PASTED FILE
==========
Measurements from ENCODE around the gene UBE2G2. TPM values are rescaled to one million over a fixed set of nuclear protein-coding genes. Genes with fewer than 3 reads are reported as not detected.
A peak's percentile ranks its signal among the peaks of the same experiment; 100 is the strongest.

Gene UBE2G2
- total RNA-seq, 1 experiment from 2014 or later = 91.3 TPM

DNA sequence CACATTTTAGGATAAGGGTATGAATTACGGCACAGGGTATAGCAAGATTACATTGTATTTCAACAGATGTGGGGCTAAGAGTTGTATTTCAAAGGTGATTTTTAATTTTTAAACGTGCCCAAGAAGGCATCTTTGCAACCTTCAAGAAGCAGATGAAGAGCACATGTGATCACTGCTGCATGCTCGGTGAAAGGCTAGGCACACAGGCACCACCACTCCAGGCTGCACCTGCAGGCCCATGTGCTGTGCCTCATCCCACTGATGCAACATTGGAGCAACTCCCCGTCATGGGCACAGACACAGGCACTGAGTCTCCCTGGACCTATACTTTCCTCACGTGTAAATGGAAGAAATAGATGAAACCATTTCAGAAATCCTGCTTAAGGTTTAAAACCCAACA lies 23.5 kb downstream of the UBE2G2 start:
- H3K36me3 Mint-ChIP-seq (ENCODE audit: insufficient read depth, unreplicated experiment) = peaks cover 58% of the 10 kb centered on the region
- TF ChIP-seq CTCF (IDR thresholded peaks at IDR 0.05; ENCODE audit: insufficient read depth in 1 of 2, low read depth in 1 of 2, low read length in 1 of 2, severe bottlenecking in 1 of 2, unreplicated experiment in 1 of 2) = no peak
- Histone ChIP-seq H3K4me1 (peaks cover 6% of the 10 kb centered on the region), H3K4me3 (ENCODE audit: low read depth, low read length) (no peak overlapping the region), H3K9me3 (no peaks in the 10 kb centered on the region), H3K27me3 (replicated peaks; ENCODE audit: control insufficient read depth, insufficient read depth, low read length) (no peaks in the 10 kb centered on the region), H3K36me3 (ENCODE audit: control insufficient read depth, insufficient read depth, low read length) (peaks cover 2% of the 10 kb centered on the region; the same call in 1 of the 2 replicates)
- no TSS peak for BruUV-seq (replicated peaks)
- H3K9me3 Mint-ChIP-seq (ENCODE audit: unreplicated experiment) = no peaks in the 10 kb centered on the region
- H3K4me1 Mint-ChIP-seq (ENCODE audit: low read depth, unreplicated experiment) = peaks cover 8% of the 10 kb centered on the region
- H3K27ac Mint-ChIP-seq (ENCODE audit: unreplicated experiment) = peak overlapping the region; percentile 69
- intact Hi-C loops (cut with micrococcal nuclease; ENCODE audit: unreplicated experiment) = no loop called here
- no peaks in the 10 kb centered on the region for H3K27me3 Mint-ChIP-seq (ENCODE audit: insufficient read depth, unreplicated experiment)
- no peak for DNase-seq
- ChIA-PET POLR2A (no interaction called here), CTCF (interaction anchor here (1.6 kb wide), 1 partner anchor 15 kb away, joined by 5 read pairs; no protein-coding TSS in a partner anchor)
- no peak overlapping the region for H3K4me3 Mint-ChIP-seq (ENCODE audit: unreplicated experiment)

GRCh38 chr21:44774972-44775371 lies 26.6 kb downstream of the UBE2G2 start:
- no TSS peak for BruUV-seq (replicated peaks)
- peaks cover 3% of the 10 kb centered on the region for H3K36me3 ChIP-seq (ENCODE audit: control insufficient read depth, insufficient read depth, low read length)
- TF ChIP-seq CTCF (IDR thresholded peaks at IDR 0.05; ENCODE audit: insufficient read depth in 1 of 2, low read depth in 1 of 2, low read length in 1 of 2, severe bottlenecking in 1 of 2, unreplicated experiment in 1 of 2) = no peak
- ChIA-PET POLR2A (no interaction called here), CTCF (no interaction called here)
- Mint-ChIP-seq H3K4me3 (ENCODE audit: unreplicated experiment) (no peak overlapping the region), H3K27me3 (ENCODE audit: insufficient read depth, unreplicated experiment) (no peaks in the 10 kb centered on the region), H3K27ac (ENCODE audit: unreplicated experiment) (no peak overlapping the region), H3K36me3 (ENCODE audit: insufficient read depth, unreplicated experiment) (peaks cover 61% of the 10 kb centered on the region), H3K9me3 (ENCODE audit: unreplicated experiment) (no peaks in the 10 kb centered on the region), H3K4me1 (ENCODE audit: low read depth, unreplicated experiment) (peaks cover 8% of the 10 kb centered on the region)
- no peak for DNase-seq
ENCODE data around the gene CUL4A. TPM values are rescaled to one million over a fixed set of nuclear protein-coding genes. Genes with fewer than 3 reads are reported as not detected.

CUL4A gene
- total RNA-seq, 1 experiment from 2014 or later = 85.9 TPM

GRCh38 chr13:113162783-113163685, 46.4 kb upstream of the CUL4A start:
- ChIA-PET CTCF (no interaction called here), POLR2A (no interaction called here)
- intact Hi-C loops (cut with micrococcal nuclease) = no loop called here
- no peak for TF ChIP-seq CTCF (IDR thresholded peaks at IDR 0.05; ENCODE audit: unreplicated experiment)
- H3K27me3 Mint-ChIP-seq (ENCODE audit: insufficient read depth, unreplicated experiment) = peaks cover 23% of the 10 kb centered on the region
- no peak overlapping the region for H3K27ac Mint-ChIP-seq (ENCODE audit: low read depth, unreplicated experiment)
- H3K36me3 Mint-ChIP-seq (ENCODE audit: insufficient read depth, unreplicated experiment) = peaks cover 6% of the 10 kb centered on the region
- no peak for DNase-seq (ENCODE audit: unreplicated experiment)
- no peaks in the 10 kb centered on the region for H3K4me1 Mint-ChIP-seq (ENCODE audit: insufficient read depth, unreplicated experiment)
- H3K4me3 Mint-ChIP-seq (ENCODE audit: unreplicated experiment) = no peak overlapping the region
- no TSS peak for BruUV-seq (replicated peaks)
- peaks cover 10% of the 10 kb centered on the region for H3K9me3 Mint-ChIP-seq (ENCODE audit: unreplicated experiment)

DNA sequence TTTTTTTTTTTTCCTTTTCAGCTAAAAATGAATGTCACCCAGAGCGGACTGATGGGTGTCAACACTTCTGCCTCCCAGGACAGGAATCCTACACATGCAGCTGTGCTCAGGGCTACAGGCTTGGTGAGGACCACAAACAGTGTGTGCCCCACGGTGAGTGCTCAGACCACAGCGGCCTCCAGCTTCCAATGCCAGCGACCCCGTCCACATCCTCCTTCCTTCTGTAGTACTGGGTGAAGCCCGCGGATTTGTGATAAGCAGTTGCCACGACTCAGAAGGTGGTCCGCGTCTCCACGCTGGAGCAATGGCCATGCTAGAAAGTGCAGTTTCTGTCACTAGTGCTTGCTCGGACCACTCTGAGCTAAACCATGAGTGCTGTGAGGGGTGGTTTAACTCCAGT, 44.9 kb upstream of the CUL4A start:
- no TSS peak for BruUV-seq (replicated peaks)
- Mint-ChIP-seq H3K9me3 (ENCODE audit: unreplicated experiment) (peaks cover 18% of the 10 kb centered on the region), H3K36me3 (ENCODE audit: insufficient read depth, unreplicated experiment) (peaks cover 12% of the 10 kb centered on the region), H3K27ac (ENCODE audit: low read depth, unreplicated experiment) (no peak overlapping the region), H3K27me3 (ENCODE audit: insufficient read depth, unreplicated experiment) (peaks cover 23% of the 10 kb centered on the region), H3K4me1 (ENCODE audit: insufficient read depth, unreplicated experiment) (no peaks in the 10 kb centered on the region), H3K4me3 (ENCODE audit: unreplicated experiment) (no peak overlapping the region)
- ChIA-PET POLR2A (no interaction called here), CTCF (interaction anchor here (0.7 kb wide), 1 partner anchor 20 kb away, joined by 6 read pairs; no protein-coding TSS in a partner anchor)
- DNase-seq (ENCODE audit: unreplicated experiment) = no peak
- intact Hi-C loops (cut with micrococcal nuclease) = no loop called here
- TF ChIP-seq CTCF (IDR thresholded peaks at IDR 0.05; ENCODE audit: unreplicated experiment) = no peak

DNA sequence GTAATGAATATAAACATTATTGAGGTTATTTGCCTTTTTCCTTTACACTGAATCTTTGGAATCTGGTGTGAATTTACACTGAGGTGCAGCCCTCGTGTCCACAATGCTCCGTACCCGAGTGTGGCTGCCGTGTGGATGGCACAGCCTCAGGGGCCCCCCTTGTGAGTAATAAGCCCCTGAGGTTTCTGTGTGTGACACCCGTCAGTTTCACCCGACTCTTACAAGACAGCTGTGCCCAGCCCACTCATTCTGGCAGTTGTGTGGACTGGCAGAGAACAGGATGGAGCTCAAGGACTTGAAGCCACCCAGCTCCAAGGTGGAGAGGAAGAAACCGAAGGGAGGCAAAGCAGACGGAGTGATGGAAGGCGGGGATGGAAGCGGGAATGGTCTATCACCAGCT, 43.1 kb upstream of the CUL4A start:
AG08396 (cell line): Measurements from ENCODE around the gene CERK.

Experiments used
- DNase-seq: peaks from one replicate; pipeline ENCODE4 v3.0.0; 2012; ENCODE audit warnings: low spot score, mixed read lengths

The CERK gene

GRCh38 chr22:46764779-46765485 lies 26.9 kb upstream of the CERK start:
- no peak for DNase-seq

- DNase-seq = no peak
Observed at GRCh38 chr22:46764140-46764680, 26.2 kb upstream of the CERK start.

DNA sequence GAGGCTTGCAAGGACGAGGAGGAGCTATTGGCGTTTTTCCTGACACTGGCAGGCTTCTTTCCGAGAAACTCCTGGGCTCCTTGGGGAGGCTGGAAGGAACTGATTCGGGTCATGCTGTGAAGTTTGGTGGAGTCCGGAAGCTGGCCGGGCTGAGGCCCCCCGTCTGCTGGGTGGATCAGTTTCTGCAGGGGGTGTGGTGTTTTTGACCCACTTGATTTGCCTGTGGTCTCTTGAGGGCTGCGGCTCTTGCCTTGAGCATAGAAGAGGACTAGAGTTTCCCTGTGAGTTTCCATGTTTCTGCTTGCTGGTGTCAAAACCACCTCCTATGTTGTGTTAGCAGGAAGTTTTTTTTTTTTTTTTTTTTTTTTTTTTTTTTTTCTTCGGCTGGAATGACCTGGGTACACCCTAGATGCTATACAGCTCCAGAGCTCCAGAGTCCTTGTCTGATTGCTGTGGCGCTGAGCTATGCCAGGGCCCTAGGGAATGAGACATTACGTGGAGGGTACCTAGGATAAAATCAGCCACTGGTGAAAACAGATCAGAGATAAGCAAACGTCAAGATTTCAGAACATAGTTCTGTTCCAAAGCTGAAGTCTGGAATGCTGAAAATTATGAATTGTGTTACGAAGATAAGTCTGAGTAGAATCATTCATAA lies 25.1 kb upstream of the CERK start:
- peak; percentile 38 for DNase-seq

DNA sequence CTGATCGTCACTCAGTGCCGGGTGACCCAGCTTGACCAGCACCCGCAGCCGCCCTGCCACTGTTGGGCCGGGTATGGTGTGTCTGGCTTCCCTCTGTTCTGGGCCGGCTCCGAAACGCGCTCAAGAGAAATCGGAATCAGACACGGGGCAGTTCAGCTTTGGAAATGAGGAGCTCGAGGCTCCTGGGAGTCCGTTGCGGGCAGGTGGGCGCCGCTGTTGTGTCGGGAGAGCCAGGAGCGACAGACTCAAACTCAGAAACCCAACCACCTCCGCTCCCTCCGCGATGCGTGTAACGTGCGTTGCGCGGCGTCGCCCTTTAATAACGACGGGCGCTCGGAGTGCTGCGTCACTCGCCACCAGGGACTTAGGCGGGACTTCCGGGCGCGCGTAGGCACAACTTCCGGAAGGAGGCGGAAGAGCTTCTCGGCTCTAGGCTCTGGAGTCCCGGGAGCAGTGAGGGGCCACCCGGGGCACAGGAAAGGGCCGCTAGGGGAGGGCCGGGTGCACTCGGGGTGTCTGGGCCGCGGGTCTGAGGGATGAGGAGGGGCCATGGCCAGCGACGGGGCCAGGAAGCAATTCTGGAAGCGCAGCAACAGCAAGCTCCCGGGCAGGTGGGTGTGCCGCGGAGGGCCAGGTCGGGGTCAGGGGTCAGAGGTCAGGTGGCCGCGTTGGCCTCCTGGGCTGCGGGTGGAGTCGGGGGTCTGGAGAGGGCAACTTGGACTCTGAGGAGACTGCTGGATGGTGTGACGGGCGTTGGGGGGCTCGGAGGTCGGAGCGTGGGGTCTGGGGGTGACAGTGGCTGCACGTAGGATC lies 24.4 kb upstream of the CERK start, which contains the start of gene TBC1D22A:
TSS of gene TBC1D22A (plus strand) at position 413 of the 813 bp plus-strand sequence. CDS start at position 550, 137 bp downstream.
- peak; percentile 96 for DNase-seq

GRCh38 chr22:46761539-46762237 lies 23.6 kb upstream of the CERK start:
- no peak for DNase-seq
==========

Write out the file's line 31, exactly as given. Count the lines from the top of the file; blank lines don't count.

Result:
- no peak for TF ChIP-seq CTCF (IDR thresholded peaks at IDR 0.05; ENCODE audit: unreplicated experiment)